Alexia’s cheeks reddened. Edward recognized the shame and anger she harbored from her recent experience of blossoming into maturity, how she’d changed physically from her parents’ greatest embarrassment to the most sought-after prize of the community. 

“I was nineteen before I found the courage to ask for her hand.” He toyed with his ring finger, tracing a circle around the bare skin. “—Without speaking to her father, of course. We both knew he saw me as little more than a slave. ‘Go to him,’ she urged me. ‘Perhaps he will see your merit and increase your salary. If not, we shall run away.’ ‘And how will I provide for you?’ I asked. ‘You are intelligent. A hundred men in the city are begging you to switch employ.’

“I told her simply that her father had given me a chance, a home, and a future. I could not turn on him. Years we argued before I took her to Fleet Street. We married quickly and secretly under aliases. I continued to work for her father, and she grew steadily angrier about my unwillingness to confront him, thus adding to my own dissatisfaction.”

Alexia placed a hand on his sleeve. 

He pulled back, ashamed for the truth he must now share. “She left to live with her aunt when her wardrobe could no longer conceal the swelling of her womb. She bore for me a daughter, a daughter I never saw.” That cold place opened up in the center of his chest, the hollowness time would never heal. “Emily had grown tired of the deception. I was away on errand for her father when, without a word to me, she left our child in the care of friends and begged her father to marry her off. He did, and she went willingly.”

“Oh, Edward…”

“I followed after them. I had to, but she would not see me. Her new husband warded me off with the law.” He set the violin aside. “Lucky they called me. Luck exists only in games of chance.”

Alexia’s eyes glistened with unshed tears. “What became of her—your wife, your daughter?”

He smiled sadly. “I…I finally forced my way in and confronted her husband. He called me a brigand and liar, despite the marriage certificate. I could not prove the aliases were true. We had a scuffle.” 

“And?” she whispered, cringing.

How to admit the tragedy that had changed him forever? “I took it all—everything in his mind. He no longer knew how to walk, how to breathe…”


He ducked, unable to face her terror. “I had never before taken a memory. I did not know that I could. I acted in rage.” He lifted his gaze. “And I wish I could say I stopped at that, but the moment was an epiphany for me. I could have anything I wanted.”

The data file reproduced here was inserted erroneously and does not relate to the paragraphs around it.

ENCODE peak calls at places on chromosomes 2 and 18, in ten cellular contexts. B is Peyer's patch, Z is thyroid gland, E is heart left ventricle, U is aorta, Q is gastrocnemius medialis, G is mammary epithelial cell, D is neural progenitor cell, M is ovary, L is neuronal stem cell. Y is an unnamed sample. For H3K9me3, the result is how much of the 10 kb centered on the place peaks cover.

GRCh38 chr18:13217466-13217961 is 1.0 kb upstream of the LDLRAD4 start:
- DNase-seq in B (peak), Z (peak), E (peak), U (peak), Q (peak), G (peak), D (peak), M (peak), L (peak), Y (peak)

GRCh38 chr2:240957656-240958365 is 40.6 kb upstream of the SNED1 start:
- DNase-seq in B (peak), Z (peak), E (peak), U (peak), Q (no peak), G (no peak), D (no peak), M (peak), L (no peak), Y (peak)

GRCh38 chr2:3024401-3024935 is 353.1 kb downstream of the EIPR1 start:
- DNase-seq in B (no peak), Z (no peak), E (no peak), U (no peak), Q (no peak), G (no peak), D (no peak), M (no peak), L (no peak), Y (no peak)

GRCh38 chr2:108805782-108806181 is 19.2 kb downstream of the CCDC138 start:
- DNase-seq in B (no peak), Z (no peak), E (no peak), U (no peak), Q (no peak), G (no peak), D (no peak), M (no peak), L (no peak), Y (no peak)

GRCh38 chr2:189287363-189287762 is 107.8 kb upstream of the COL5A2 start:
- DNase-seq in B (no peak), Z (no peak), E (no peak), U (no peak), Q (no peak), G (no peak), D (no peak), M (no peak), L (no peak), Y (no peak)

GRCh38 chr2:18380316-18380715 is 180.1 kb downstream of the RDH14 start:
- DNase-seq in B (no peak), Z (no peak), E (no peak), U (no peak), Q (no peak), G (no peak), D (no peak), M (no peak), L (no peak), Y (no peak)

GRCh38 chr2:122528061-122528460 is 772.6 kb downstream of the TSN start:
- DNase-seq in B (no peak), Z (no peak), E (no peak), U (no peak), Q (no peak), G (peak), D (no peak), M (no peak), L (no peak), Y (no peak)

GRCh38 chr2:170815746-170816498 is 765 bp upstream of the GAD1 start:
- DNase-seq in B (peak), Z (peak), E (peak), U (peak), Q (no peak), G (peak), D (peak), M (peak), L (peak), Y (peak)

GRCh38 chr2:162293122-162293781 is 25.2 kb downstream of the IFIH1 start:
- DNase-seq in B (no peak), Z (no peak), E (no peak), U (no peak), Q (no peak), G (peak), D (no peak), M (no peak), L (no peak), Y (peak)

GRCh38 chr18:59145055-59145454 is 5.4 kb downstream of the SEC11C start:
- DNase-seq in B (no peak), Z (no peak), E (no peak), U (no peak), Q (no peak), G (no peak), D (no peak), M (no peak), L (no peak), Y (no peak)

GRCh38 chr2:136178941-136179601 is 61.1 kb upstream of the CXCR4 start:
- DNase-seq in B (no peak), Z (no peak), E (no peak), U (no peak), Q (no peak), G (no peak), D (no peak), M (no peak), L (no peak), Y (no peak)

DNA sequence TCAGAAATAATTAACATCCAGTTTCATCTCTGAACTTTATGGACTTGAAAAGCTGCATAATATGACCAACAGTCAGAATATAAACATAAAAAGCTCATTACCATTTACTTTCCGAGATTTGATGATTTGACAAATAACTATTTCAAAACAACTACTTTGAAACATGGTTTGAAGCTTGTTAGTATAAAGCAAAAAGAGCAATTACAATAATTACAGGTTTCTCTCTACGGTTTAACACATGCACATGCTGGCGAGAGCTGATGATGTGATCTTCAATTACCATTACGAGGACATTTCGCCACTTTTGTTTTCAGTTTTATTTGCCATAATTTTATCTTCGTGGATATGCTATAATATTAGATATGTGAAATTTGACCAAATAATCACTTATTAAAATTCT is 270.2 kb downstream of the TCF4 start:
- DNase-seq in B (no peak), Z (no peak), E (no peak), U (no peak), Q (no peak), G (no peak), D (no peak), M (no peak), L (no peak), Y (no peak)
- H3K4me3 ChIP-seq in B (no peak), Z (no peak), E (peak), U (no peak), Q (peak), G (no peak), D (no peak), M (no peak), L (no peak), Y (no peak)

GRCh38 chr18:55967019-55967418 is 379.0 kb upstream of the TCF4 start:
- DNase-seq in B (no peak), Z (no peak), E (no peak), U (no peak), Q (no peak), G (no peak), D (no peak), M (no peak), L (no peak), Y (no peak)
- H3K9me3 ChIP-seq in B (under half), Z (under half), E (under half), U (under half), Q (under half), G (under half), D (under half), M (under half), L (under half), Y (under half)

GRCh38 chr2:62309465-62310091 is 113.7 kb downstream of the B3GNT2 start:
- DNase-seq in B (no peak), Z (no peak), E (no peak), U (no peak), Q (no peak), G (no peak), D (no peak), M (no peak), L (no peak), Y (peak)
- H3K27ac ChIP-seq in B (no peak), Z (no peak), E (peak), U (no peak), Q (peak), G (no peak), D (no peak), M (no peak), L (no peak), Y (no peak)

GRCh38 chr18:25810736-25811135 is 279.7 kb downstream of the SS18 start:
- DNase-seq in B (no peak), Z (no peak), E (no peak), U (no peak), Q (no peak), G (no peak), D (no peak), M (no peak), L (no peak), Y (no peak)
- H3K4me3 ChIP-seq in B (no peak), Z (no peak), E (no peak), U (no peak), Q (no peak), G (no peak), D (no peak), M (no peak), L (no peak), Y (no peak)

“Did you take what you wanted?”

He exhaled and nodded. “For a time. The law could not stop me, but the Master did.”

Alexia glanced at the Master. New reverence for the man surfaced in the softening of her frown, the warming of her eyes. Good. The positive feelings would win over whatever sorrow she felt for Edward. 

Alexia licked her lips. “Emily, is she still alive?”

He covered his face. “The Master drew me away from society to learn control over my gifts, and her father placed her in an asylum where she died nine years ago. My fault, again.”


“My Emily saw a great many things I never could explain, and forgot so many it drove her to madness.”

“You altered her memories.” Alexia took a slow, deep breath. “And your daughter?”

“She answers to the name North, Elizabeth North. She does not know me, nor will she ever, though I hope to one day find the courage to bestow upon her her mother’s keepsake.” He folded the handkerchief and tucked it back into his pocket. “She is forty and two years of age.”

“Oh Edward…”

“We all make mistakes, Alexia.” He nodded toward Ethel. “But tonight I count myself blessed, for I have been given a second chance. Perhaps you are correct. I am most lucky.”

Crystal Collier is a young adult author who pens everything from dark fantasy, historical, and romance tales, to inspirational stories. She has lived from coast to coast and now calls Florida home with her creative husband, three (soon to be four) littles, and “friend” (a.k.a. the zombie locked in her closet). Secretly, she dreams of world domination and a bottomless supply of cheese. 

Check out her Maiden of Time series, published by Raybourne Publishing, or a number of anthologies containing her short stories.